Putting into practice a declaration of principles to change research assessment: experiences of a university and a funding agency.
The 5th Strategies CoP meeting aimed at presenting the Declaration on Research Assessment (DORA), which addresses unintended cognitive and system biases that perpetuate inequitable review, promotion and hiring practices in higher education, research and innovation institutions.
We heard from two institutions that have started transitioning over the last few years towards an open research environment – a transition that entails reforming models of evaluation. The Health Research Board (HRB), an Irish state funding agency, signed DORA in 2017 in alignment with other measures, including an Open Research publication platform, to center importance on the intrinsic value of research and its societal impact. The Open University of Catalonia (UOC) was the first university in Spain to sign DORA in 2018, as part of wider efforts towards open knowledge and fair research principles and practices.
Dr Marta Aymerich, Vice President for Strategic Planning and Research at UOC explained how they initiated change in line with DORA principles for postdoctoral calls. Removing number of publications and journal impact factor as criteria, they are now assessing four main achievements of an applicant as a way of evaluating scientific output. Moreover, instead of looking at the research group scientific output, they now consider the mentor achievements regarding trained PhDs (for more details, consult the PPT presentation). UOC is working closely with the European University Association (EUA) to foster change and improve renewed processes. However, their room for maneuver depends largely on external change regarding dominant procedures.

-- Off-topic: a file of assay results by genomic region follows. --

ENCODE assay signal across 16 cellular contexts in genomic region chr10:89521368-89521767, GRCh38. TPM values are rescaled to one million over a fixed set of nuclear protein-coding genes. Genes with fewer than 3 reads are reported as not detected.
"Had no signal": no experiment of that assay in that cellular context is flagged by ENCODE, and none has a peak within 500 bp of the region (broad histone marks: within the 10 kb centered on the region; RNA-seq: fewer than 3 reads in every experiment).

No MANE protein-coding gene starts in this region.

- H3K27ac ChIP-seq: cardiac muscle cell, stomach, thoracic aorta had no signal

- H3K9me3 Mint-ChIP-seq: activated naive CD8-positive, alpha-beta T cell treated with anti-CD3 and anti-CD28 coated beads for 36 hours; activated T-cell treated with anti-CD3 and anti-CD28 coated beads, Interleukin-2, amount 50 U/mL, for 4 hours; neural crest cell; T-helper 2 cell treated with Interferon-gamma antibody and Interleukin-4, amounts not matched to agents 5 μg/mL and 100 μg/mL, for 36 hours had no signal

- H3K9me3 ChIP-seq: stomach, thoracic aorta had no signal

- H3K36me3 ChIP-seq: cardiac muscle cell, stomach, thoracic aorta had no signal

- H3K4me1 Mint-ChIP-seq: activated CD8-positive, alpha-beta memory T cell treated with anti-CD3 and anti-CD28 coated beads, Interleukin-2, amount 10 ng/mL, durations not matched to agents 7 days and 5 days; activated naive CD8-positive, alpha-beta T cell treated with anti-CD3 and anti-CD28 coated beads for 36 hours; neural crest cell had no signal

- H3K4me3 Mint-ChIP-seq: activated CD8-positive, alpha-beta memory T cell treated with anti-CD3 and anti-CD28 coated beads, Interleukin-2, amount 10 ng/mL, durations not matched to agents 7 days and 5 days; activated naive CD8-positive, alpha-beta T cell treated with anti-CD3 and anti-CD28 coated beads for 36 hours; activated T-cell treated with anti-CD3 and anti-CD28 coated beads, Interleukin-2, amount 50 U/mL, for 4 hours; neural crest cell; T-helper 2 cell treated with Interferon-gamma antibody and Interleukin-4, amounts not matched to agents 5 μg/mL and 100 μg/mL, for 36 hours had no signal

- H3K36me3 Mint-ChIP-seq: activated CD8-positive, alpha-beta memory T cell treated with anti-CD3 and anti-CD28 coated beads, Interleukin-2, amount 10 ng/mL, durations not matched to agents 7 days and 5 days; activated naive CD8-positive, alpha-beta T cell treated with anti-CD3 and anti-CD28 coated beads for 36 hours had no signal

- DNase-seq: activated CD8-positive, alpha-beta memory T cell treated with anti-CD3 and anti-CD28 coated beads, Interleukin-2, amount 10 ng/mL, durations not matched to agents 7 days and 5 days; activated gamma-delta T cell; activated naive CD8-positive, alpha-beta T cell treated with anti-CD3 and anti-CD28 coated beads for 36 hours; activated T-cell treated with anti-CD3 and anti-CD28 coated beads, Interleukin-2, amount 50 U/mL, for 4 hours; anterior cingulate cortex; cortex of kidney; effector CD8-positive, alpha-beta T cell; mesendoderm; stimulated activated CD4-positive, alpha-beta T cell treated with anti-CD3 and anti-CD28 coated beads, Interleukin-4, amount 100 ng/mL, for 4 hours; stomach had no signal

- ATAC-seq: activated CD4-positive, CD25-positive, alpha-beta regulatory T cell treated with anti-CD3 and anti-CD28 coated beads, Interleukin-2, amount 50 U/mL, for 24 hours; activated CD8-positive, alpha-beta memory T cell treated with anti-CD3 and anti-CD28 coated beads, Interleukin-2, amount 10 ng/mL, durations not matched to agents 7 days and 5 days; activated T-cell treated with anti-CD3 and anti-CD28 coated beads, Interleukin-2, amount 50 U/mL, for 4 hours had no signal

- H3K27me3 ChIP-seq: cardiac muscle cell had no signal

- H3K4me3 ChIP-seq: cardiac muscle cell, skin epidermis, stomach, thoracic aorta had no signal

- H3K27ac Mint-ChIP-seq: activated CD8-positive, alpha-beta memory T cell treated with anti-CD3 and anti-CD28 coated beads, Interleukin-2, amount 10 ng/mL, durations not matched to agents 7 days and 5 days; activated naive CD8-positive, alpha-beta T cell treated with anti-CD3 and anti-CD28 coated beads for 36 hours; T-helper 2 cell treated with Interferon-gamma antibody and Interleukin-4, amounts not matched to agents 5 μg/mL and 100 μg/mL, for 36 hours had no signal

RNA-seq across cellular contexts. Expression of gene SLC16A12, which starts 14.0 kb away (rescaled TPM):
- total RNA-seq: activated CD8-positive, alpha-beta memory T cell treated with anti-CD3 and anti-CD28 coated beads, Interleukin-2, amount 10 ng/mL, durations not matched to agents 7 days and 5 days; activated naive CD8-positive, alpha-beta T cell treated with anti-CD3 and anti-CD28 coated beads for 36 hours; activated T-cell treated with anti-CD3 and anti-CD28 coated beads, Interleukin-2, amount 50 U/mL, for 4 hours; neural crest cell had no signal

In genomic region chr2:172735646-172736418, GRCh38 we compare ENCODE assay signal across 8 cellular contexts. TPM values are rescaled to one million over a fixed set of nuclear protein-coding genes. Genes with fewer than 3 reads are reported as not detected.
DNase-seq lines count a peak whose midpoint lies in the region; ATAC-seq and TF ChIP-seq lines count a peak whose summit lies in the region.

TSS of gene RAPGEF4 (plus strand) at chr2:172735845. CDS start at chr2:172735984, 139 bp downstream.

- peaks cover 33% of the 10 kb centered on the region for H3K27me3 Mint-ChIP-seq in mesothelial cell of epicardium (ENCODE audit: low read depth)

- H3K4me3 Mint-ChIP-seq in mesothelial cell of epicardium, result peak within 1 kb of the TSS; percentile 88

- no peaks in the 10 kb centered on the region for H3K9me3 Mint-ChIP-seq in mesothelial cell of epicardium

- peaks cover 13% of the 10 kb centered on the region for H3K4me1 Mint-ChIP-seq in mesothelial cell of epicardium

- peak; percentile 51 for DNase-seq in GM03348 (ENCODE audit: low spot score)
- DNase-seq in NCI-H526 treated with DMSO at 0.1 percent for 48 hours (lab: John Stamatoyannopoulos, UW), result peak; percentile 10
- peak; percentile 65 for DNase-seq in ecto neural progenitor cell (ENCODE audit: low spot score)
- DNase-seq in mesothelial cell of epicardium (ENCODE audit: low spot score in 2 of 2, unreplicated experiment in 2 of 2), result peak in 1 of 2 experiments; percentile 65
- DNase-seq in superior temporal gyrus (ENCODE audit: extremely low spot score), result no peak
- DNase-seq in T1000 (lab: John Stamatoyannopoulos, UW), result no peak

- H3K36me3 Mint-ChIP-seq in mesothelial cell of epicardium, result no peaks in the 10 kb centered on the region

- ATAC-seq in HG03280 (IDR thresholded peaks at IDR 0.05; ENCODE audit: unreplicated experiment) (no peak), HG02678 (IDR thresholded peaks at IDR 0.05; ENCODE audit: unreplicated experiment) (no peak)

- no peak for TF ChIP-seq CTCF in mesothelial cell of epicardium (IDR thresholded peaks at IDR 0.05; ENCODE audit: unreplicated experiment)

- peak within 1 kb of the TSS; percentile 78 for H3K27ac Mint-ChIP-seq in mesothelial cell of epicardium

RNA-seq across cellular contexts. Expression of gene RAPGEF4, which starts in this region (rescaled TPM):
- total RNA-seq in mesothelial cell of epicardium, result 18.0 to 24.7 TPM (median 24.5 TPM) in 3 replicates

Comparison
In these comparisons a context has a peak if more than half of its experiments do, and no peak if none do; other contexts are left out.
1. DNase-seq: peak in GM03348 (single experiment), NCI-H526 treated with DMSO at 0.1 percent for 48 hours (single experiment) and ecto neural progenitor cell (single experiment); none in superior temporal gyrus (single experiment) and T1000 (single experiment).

Health Careers Programme Manager, Dr Annalisa Montesanti described the reforms undertaken at HRB, such as the introduction of guidance and training provided during the review process. With written guidelines and videos on unconscious bias, they seek to limit bias, including gender ones (check the raising-awareness video used on unconscious bias from the Royal Society and the Cerca Institute). Dr Montesanti also presented their narrative-based CV that does not contain any type of publication metrics (find the details of the CV on the PPT presentation). Those changes are well accepted by both researchers and panel members, she pointed out.
The discussion that followed with the participants brought up first the issue of time and workload regarding those new measures. As this is still a change in process, combatting resistances and myths surrounding the presupposed fairness of metrics as well as learning new practices may represent time-consuming efforts, the speakers concede. This is why the two institutions and the EUA are working on developing improved guidance for more efficient and impactful processes, both for evaluators and applicants.
Regarding the impact on gender equality, there is no data collected by the UOC or the HRB that could indicate positive effects. There is a need for more studies and comparisons to analyze how the implementation of DORA have impacted the outcomes of evaluation processes. However, the few evidences that exist, such as the experiment at the Canadian Institutes of Health Research, show that fairer assessment processes contribute to greater gender equality. At the HRB, Annalisa observed so far that by inserting a section on “Career breaks” within the CV, it allows reviewers to know the reasons behind productivity gaps, and may thus impact positively women who are more likely than men to have career breaks due to family care duties. Moreover, mentioning other involvements in the community of research (such as taking part of gender equality projects) accounts for a more holistic view of research and in turn can valorize those engagements on the long run.
For more information on DORA, please check the uploaded resources.